Theodore Dalrymple pays his respects to the famed journalist and historian, Paul Johnson, who passed away two days ago. Requiescat in pace.
It is customary to say of remarkable men that we shall not see their like again. Whatever may be the case with other remarkable men, this is likely to be true of Paul Johnson. It is unlikely that anyone will tackle so huge a range of subjects again with such knowledge and verve.
Over at The Epoch Times, Dr. Dalrymple reviews the case of a retracted paper from an academic journal of psychology dealing with the effects of abortion on women.
We live in an age of suspicion to a degree that I don’t remember from my youth—though I admit that my memory is fallible, and I may be mistaken in this. Perhaps we are no more suspicious of the motives of those with whom we disagree than ever we were, and we always thought that those who disagreed with us were not merely wrong, but evil.
Our astute doctor kicks off A.D. 2023 with a Takimag article pointing out the recent antics of the absurd, politically-correct Stanford language police. Apparently, the woke ideologues rarely ever sleep nowadays.
Stanford University has published, to much-deserved derision, a kind of index of prohibited words, that is to say words that could possibly cause anyone, even animals, distress. Of course, if you treat people as eggshells, eggshells is what they will become, especially if they derive some kind of benefit, financial or other, from their fragility.
In his last Takimag column of 2022, Theodore Dalrymple considers writing in an age of artificial intelligence, the career prospects for writers, and the problems associated with an overabundance of entertainment in the modern world.
I have long thought that entertainment, or rather the ubiquity of entertainment, is one of the greatest causes of boredom in the modern world. And boredom is itself a much underestimated state of mind in the production of human misconduct and therefore of misery.
In the January edition of New English Review, the good doctor tells his faithful readers of his aversion to spiders, the growing custom of keeping strange reptiles as pets, and witnessing an encounter between a spider and a moth.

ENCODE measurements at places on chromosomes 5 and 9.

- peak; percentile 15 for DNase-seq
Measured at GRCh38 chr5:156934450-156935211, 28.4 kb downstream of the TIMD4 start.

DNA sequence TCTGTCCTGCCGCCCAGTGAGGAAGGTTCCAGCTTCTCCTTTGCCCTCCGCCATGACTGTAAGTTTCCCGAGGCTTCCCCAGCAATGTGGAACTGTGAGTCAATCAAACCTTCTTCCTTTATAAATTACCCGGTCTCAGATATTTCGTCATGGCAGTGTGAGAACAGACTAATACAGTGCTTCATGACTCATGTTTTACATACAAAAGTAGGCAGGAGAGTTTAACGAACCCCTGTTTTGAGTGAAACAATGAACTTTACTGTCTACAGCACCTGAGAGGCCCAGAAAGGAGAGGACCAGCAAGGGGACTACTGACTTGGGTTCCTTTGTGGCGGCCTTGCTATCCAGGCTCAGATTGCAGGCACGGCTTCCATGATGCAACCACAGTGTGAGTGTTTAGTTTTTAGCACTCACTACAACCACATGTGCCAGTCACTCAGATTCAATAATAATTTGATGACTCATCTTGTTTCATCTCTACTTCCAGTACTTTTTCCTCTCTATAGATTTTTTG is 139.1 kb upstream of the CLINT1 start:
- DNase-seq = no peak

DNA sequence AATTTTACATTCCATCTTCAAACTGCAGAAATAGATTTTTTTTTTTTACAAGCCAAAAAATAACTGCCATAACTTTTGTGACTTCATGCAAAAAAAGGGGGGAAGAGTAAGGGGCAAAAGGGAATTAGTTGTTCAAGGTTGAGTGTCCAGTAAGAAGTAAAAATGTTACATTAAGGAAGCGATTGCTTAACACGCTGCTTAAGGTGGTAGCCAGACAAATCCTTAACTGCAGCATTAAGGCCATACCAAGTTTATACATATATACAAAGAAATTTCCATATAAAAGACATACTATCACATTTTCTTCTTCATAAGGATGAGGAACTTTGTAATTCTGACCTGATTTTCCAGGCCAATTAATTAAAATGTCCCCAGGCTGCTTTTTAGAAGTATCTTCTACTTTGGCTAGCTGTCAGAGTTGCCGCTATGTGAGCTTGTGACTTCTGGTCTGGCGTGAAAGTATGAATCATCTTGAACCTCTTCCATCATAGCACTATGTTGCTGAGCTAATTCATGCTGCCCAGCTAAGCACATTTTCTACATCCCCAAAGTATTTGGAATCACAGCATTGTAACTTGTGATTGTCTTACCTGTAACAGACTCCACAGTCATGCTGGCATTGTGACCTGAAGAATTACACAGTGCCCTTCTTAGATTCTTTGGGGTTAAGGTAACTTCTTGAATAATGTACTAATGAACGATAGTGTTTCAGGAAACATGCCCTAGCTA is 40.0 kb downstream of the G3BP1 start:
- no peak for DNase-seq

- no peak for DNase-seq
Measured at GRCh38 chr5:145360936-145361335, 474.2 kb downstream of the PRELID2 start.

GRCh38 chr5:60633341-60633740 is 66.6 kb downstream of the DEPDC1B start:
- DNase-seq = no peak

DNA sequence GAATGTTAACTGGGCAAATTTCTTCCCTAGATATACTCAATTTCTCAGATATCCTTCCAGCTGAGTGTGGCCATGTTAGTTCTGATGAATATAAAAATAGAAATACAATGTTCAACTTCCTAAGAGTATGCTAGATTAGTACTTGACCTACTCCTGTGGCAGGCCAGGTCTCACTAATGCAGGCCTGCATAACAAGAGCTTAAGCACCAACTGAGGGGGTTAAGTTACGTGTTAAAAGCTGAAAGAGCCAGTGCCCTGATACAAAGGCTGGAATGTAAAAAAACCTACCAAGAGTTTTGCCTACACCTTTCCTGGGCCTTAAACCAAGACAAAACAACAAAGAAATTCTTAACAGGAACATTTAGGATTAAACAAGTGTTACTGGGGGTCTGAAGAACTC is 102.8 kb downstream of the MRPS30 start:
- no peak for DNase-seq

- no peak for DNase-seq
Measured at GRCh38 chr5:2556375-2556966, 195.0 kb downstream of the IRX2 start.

I would like to wish our readers a Happy New Year and all the best for 2023.
As a social, or perhaps antisocial, phenomenon, the keeping of tarantulas is surely of some interest and even significance, especially if it is becoming an ever more popular pastime, as the number of commercial outlets for tarantulas (and reptiles) suggests. It bespeaks a society in which more people are leading isolated lives, in which they not only do they have no social life at home, but wish to have no social life at home, indeed want to protect themselves from the need or even the possibility of having one.
In the autumn edition of City Journal, the skeptical doctor unleashes on the ineffective and bullying British bureaucracy.
The opposite of frivolity is not seriousness but earnestness, which is, if anything, even worse than frivolity, for it persuades the earnest that they are working with the best of intentions and dissuades them from consideration of the actual effects of what they do. Earnestness is a kind of moral chain mail that protects against the slings and arrows of outrageous criticism. It also encourages an unholy alliance between sanctimony and self-interest. It dissolves the distinction between activity and work.
The City Journal has published one of the stories from Theodore Dalrymple’s book Grief and Other Stories.
Fantasy is all very well, it is better than nothing at all, but it is no substitute for reality. By middle age, Amos had had enough of it and its pretences. Why should he be condemned to a second-rate life just because, through no fault of his own, he had developed a unusual desire that, if fulfilled, would harm no one else? Every man has a right to fulfilment.
In his last Takimag column of the year, our favorite doctor touches on the ridiculously improbable, unethical, and farcical Qatari World Cup, and the complete equanimity with which he watched the England-France quarterfinal match in a provincial French bar.
I would like to take this moment to wish all of our readers around the world a peaceful, blessed, and merry Christmas.
The World Cup in Qatar attracted hundreds of millions of viewers, for whom entertainment was more important than the extravagant absurdity of air-conditioning the outdoors in a place as hot as Qatar so that the players should be able to play at all, the sheer waste resources on so ephemeral an event (Qatar is said to have spent $220,000,000,000 on preparing for the championship), and the lives taken during the construction of the stadium and other infrastructure.
Back at The Epoch Times, our critical doctor critiques the shallow, modern cult of the celebrity and what this phenomenon tells us about the trajectory of the overall culture.
Celebrity is a phenomenon simultaneously of great depth and great shallowness. It’s deep because it tells us something important about mass psychology; it’s shallow for the same reason it tells us how trivial or frivolous are many of our thoughts.
Our inquiring doctor wonders why the leftist Guardian refuses to get to the bottom of Britain’s largely self-induced energy crisis over at City Journal.
What is certain is that restrictive policies with regard to energy resources and exploration such as those followed by successive British governments, cowed by middle-class ecological warriors and perhaps influenced in another way by special interest groups, will lead in the near future to many preventable deaths, if they are not already doing so.